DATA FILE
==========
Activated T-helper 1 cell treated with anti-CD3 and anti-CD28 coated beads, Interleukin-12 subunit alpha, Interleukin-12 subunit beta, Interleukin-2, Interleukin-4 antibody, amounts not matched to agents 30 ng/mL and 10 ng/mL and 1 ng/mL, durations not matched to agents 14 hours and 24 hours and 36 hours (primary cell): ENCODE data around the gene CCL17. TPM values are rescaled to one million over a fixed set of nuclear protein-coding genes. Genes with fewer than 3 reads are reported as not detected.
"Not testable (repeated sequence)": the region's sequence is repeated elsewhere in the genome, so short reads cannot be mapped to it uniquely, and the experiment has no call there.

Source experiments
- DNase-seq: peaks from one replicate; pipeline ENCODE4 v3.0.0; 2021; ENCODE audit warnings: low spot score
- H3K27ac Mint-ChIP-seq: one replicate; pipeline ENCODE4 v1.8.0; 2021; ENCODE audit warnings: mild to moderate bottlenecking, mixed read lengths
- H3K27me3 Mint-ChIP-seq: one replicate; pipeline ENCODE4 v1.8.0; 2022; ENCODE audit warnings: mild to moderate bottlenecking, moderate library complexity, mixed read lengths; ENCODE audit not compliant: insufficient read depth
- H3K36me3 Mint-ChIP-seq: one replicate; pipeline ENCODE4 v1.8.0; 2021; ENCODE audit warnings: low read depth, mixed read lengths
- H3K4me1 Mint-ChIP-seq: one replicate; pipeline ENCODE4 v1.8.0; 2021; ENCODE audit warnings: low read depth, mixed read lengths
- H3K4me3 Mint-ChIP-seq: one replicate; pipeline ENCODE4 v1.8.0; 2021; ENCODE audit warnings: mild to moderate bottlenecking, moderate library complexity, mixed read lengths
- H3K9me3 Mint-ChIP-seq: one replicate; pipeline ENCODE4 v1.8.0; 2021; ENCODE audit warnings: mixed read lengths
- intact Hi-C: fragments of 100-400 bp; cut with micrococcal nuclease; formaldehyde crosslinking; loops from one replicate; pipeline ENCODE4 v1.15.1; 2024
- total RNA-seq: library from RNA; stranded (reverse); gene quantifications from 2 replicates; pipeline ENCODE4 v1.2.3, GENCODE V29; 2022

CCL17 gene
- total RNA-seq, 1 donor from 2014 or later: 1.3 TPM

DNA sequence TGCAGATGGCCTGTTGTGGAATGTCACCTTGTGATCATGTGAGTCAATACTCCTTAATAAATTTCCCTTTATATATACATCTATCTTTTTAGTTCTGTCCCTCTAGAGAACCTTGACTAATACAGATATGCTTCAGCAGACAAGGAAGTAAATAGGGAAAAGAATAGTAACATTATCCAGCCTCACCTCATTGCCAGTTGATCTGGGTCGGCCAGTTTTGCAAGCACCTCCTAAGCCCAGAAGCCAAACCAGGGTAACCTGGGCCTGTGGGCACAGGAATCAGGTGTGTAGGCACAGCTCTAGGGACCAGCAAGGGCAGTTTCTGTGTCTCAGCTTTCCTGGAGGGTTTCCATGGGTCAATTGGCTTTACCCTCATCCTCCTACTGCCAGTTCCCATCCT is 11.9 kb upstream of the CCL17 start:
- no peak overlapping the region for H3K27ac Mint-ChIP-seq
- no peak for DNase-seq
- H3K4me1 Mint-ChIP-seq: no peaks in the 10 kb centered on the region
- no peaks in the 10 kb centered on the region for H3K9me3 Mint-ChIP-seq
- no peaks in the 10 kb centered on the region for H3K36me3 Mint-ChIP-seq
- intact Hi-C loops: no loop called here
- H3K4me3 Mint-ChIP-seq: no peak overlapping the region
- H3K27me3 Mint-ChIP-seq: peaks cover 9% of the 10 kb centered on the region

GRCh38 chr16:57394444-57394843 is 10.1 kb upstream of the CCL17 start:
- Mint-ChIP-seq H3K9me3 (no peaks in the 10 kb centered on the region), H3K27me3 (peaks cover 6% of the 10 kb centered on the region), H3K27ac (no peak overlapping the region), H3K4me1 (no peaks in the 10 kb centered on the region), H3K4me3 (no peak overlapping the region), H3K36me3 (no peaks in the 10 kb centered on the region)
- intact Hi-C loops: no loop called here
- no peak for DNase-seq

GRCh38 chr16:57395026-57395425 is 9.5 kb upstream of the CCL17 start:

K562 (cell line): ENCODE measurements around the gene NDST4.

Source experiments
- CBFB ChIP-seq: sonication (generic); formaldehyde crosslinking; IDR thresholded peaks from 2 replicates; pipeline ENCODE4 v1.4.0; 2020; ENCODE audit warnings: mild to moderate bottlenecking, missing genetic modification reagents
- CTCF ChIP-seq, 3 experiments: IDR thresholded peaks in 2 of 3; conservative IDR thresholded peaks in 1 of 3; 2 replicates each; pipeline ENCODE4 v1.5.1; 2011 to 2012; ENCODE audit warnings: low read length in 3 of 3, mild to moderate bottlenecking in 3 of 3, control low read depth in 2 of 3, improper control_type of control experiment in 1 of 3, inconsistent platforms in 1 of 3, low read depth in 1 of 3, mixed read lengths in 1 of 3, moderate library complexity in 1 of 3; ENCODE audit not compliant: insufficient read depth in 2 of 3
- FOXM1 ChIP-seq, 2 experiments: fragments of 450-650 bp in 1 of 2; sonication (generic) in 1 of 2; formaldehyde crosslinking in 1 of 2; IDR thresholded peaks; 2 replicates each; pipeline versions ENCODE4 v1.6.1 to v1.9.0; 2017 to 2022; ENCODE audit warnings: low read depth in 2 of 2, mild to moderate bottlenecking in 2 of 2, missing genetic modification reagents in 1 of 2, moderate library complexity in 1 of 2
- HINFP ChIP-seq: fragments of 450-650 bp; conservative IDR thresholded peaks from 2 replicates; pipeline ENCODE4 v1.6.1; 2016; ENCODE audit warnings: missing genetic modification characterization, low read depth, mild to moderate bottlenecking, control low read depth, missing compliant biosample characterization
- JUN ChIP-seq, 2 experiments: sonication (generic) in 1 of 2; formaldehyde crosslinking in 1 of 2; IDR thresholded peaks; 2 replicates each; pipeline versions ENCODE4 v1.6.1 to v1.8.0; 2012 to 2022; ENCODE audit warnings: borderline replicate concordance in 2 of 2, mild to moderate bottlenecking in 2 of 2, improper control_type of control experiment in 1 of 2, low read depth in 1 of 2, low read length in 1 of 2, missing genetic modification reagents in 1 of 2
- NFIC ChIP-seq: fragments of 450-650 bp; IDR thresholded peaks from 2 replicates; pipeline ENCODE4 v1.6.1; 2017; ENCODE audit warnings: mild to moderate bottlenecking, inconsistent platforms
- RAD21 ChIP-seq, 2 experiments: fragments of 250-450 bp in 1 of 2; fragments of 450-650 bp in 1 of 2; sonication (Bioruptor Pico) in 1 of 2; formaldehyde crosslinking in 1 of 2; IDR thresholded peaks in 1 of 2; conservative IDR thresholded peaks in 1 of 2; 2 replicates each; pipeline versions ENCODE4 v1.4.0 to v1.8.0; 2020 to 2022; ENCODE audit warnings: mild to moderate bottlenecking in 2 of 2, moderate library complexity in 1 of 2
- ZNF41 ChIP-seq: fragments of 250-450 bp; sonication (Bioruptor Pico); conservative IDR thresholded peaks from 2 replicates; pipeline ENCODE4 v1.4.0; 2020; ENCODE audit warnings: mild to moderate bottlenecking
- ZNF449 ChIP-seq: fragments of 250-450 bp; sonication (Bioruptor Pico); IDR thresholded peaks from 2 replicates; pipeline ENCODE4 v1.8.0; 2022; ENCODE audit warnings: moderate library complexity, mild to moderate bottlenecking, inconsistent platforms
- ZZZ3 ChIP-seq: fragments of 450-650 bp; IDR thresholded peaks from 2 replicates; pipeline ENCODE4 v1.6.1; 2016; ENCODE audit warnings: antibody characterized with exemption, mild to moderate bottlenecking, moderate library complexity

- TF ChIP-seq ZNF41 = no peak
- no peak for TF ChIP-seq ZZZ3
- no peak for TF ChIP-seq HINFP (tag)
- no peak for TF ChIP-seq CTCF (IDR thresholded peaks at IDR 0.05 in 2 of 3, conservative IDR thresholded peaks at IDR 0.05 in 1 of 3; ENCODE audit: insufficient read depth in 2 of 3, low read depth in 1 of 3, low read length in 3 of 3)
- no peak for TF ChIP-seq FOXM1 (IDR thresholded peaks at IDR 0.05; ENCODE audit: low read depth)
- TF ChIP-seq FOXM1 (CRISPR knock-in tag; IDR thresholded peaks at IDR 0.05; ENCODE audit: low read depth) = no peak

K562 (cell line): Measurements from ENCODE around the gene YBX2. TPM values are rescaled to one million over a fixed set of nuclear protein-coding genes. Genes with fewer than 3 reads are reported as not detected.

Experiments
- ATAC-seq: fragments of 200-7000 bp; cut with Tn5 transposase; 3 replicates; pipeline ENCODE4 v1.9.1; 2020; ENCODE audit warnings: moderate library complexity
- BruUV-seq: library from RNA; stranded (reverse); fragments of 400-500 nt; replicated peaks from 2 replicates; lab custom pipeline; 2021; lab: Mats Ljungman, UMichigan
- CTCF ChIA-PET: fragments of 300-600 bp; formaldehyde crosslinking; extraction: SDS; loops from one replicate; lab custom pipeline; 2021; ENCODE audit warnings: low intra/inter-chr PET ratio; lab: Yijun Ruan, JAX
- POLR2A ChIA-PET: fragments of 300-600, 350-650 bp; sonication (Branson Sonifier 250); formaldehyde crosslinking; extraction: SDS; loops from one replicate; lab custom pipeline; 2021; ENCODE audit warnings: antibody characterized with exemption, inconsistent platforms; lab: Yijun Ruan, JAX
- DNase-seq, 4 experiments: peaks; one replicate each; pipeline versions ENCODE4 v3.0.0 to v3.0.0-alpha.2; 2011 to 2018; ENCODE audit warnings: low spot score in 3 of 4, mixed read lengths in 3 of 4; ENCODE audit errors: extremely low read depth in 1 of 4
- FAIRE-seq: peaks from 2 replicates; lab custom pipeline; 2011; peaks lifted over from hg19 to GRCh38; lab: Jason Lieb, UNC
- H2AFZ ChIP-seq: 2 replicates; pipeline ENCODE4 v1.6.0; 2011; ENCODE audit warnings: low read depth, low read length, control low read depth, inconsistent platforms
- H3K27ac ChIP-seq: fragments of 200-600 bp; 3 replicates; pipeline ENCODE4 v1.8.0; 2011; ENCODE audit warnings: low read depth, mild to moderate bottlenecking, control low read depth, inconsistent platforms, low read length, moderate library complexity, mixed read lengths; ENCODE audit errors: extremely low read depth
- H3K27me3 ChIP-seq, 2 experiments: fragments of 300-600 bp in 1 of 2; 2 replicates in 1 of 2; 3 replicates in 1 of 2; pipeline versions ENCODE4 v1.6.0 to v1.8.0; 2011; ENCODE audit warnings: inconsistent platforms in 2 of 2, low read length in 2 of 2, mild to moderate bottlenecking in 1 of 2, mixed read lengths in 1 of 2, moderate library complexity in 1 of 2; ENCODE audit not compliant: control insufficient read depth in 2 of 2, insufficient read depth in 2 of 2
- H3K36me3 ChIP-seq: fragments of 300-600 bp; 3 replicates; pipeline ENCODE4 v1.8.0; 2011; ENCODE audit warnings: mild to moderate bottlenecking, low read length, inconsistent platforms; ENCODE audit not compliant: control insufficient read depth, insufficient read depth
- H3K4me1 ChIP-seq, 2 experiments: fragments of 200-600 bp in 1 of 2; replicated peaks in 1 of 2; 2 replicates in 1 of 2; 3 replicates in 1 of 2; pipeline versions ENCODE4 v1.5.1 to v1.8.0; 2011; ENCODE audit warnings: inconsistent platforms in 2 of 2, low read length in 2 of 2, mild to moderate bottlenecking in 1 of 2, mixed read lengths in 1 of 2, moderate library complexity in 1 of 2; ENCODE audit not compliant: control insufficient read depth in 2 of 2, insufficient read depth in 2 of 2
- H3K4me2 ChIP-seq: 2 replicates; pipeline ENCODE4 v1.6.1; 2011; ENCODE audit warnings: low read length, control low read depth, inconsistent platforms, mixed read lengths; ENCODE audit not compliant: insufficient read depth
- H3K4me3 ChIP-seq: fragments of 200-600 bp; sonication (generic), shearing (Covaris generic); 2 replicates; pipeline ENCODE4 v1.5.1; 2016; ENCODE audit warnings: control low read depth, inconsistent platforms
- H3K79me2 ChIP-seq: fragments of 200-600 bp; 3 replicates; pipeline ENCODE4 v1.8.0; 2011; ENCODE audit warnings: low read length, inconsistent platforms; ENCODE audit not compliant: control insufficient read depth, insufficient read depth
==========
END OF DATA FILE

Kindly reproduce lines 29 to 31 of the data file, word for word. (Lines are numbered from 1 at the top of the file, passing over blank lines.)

K562 (cell line): ENCODE measurements around the gene NDST4.

Source experiments
- CBFB ChIP-seq: sonication (generic); formaldehyde crosslinking; IDR thresholded peaks from 2 replicates; pipeline ENCODE4 v1.4.0; 2020; ENCODE audit warnings: mild to moderate bottlenecking, missing genetic modification reagents